Why is advisement important?

Advisement is important in helping students make educated decisions regarding their major and general education course selections. Required advisement provides students and faculty the opportunity to get to know each other and discuss future goals. These sessions help students stay on track to graduate, and allow students the opportunity to ask questions regarding major requirements or other academic related issues.

How do students know when to do advisement?

Generally, advisement takes place during the six weeks before registration begins for the following semester. The Department uses various ways to inform students when advisement begins and ends. These include announcements placed in the department’s student newsletter the Monday Memo, classroom announcements from faculty members, posted flyers around the department, and social networking sites such as Facebook and Twitter. It is the student’s responsibility to be aware of when advisement begins and ends.

Which adviser do I meet with?

Freshmen (Third Semester), Sophomores & First Time Transfers – are required to make an appointment with Undergraduate Staff Academic Adviser Virginia Avila-Hernandez. Call Student Resource Center/EOP at 818-677-2024 to schedule an appointment. 

 Juniors, Seniors, & Second BA – are required to meet with a faculty adviser during their walk in office hours. Click here for Faculty Office Hours.

Where can I obtain information about the major?

There are several methods of obtaining information about the major.  Information is available in front of the department office, MZ 210, the CSUN catalogue, or here.  


How many units are required in the major?

Students are required to complete 120 units for the major, of those 37 are required in major course work, 80 units outside the major with 65 in LASH (this is commonly referred to as the National Professional Accreditation 80/65 rule), and 3 additional units.  Click here to download a list of major requirements.

What is the 80/65 rule?

The 80/65 rule is part of the department’s accreditation standards.  According to this rule, of the 80 units outside of the journalism major at least 65 units need to come from LASH courses, core academic/lecture based classes.  Students are advised not to take more than 15 units of Non-LASH credit toward their graduation requirement. Click here to download a diagram of the 80/65 rule.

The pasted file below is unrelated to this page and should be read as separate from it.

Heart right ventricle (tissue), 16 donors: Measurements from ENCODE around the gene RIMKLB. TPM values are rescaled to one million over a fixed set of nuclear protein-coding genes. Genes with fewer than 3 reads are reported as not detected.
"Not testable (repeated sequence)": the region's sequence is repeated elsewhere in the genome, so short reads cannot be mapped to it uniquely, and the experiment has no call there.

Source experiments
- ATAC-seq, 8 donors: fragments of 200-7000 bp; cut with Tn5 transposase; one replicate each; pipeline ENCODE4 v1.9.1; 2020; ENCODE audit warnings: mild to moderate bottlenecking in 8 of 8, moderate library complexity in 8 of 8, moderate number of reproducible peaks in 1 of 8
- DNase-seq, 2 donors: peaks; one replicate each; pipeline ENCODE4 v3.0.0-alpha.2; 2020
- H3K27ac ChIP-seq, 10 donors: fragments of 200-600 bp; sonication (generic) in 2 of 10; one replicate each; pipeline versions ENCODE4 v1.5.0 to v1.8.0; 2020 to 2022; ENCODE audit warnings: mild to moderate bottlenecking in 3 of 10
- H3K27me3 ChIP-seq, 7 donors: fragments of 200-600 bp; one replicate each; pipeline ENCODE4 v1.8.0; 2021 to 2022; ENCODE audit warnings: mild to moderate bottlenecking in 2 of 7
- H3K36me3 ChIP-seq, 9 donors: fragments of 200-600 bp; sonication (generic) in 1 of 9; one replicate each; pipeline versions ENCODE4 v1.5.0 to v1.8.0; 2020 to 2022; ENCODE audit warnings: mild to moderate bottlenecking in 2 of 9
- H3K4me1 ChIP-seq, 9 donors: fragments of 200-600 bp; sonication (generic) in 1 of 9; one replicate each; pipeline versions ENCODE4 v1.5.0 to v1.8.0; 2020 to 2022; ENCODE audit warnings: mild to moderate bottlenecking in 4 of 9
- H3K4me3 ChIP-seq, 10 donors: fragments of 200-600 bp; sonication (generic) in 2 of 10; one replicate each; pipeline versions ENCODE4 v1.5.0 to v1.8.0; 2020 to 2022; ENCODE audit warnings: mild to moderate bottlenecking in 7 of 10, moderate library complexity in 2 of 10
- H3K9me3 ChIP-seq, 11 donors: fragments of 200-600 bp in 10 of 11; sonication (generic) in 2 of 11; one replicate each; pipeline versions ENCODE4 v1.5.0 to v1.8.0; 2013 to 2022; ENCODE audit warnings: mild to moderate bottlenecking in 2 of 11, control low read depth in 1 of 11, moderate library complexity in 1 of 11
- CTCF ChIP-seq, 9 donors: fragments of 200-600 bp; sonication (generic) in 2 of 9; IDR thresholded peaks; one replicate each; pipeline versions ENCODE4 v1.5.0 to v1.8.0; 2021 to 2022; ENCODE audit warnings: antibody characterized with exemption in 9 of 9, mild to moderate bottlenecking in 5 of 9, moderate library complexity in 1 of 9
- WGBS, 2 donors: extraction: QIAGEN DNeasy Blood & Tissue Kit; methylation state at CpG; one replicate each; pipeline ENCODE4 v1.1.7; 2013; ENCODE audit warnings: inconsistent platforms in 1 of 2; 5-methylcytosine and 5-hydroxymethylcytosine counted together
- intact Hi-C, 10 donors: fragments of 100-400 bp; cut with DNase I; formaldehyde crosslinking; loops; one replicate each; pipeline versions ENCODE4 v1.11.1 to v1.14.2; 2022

What are LASH and Non-LASH classes?

LASH is the acronym for Liberal Arts, Science, or Humanities.  Courses that qualify under the LASH category are core academic/lecture based classes.  Examples of LASH classes are political science, sociology, language based courses, history, and geography.  Non-LASH classes are typically hands-on/hobby based classes.  Examples of this are kinesiology, sign language, marketing, computer science, and business.  Click here to download the list of LASH and non-LASH classes.

What courses are restricted?

The following courses have been determined to overlap journalism coursework and, as such, cannot be taken as part of the collateral field requirement nor can they apply toward the 80 units required outside the field of Journalism/Mass Communication.

Art – 151, 200, 243, 244, 250, 300, 301, 341, 343, 344, 350, 351, 353, 354, 355, 356, 357, 444, 446, 450, 455, 458, 496PM
Asian American Studies - 230
Chicano Studies – 390, 405
Cinema & TV Arts (RTVF) – all courses except 210, 305, 309, 310, 410, 412, 413, 415
Communication Studies – 428
Gender and Women’s Studies - 410
Pan African Studies – 355, 451
Religious Studies – 204
Political Science – 447A
*Internships or field studies in other departments which involve work related to journalism and mass media will not count for credit.
*Transferred Journalism courses that are not articulated will not count towards credit.
*AMC courses (Arts, Media, and Communication) will not count towards credit.

Click here to download the list of LASH and non-LASH classes.


What is the difference between a Collateral Field and a Minor, and why is this important to students?

All journalism majors are required to complete either a collateral field or minor, as part of the department’s national accreditation standards. The collateral field consists of 15 upper-division units in a specified area of study. Students are required to inform the Journalism Department of their collateral field only when they file their graduation check. Students who choose to minor in another field will need to declare their intentions and follow the design of the minor with the respective departments. Students attempting a minor still must complete a minimum of 15 units of upper-division course work.

Are there any limitations when choosing a Collateral Field?